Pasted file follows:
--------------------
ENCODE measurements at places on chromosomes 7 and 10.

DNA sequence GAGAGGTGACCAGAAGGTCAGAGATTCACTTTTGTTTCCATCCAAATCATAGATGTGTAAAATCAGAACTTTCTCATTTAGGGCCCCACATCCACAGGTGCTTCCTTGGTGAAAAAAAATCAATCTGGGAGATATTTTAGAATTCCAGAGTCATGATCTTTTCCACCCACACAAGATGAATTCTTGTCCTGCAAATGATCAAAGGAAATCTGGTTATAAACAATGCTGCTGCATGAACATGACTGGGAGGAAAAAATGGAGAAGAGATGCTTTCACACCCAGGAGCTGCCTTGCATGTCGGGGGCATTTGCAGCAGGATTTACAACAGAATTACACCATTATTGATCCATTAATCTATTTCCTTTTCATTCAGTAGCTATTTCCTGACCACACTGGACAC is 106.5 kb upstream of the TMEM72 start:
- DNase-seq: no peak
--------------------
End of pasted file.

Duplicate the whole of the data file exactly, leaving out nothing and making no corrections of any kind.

ENCODE measurements at places on chromosomes 7 and 10.

DNA sequence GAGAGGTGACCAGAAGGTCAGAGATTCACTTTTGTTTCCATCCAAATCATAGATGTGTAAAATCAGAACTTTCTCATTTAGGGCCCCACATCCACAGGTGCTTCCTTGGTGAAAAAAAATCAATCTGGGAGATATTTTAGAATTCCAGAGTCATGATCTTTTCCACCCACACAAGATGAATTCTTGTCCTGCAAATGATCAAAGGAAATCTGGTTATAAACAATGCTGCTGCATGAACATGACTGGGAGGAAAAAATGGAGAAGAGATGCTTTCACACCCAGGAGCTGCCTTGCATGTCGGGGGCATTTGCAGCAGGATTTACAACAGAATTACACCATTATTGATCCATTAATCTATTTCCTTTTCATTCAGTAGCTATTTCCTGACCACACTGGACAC is 106.5 kb upstream of the TMEM72 start:
- DNase-seq: no peak